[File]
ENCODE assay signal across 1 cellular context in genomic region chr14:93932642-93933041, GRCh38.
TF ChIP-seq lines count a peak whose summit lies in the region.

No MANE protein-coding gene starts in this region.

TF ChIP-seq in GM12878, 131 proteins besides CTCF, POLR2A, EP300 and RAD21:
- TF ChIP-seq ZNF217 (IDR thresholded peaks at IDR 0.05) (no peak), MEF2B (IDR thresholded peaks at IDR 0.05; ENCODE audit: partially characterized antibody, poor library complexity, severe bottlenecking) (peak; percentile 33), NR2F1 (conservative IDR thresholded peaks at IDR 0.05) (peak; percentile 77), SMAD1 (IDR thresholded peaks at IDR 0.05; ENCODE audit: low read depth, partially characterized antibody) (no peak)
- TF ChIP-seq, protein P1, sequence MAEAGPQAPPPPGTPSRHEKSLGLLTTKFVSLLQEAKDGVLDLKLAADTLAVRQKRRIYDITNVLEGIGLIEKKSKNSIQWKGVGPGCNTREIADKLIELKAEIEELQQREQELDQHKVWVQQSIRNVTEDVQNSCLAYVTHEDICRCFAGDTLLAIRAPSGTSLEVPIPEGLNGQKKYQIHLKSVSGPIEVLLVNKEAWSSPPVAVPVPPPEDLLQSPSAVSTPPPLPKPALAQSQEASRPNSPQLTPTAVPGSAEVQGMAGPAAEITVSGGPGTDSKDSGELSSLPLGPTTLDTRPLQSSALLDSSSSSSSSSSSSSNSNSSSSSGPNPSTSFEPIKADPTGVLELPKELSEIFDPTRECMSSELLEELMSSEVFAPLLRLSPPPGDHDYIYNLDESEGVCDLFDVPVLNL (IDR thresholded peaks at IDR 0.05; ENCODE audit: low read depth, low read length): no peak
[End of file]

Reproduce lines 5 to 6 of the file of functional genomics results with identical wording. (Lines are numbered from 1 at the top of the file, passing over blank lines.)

- TF ChIP-seq ZNF217 (IDR thresholded peaks at IDR 0.05) (no peak), MEF2B (IDR thresholded peaks at IDR 0.05; ENCODE audit: partially characterized antibody, poor library complexity, severe bottlenecking) (peak; percentile 33), NR2F1 (conservative IDR thresholded peaks at IDR 0.05) (peak; percentile 77), SMAD1 (IDR thresholded peaks at IDR 0.05; ENCODE audit: low read depth, partially characterized antibody) (no peak)
- TF ChIP-seq, protein P1, sequence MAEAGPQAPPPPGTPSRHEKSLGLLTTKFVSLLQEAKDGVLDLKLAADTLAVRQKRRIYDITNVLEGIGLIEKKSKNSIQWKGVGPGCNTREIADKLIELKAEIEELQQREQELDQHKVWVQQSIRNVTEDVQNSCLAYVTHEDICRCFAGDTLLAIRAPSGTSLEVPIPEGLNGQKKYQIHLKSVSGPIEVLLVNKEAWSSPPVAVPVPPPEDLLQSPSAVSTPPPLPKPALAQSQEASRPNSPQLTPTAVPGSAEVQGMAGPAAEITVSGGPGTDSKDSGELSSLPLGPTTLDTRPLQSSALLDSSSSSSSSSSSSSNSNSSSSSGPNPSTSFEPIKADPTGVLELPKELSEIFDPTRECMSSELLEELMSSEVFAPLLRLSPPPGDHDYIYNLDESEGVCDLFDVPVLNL (IDR thresholded peaks at IDR 0.05; ENCODE audit: low read depth, low read length): no peak